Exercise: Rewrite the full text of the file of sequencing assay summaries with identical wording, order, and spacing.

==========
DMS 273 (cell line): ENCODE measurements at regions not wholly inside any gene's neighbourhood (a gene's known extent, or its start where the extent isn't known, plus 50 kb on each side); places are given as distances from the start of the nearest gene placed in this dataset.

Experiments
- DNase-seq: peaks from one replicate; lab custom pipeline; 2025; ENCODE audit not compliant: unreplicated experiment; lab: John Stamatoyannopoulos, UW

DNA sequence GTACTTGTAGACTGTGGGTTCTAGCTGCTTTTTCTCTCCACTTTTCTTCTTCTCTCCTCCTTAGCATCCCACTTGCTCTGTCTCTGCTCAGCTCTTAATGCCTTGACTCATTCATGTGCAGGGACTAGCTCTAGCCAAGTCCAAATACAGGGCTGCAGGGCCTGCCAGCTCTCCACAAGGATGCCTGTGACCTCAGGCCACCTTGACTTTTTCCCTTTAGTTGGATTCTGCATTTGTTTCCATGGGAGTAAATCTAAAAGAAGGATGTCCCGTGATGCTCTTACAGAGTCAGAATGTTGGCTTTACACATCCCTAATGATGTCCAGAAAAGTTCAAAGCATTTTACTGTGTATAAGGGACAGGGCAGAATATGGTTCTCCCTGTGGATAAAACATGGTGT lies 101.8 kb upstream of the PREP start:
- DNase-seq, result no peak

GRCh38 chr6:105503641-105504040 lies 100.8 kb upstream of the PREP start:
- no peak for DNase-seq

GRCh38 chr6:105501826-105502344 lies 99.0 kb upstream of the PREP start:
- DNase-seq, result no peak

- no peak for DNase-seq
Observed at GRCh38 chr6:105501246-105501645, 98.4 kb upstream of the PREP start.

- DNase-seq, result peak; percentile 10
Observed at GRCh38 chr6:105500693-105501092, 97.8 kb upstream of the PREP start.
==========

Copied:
DMS 273 (cell line): ENCODE measurements at regions not wholly inside any gene's neighbourhood (a gene's known extent, or its start where the extent isn't known, plus 50 kb on each side); places are given as distances from the start of the nearest gene placed in this dataset.

Experiments
- DNase-seq: peaks from one replicate; lab custom pipeline; 2025; ENCODE audit not compliant: unreplicated experiment; lab: John Stamatoyannopoulos, UW

DNA sequence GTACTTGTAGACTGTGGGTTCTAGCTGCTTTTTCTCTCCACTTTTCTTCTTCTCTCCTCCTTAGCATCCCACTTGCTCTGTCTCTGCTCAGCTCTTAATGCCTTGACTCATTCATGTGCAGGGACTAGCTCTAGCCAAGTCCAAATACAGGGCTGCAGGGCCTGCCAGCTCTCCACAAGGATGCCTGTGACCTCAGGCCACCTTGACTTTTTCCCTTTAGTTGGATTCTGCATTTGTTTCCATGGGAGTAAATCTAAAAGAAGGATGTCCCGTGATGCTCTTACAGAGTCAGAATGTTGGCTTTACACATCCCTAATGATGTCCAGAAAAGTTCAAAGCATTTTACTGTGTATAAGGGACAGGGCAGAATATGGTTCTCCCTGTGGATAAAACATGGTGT lies 101.8 kb upstream of the PREP start:
- DNase-seq, result no peak

GRCh38 chr6:105503641-105504040 lies 100.8 kb upstream of the PREP start:
- no peak for DNase-seq

GRCh38 chr6:105501826-105502344 lies 99.0 kb upstream of the PREP start:
- DNase-seq, result no peak

- no peak for DNase-seq
Observed at GRCh38 chr6:105501246-105501645, 98.4 kb upstream of the PREP start.

- DNase-seq, result peak; percentile 10
Observed at GRCh38 chr6:105500693-105501092, 97.8 kb upstream of the PREP start.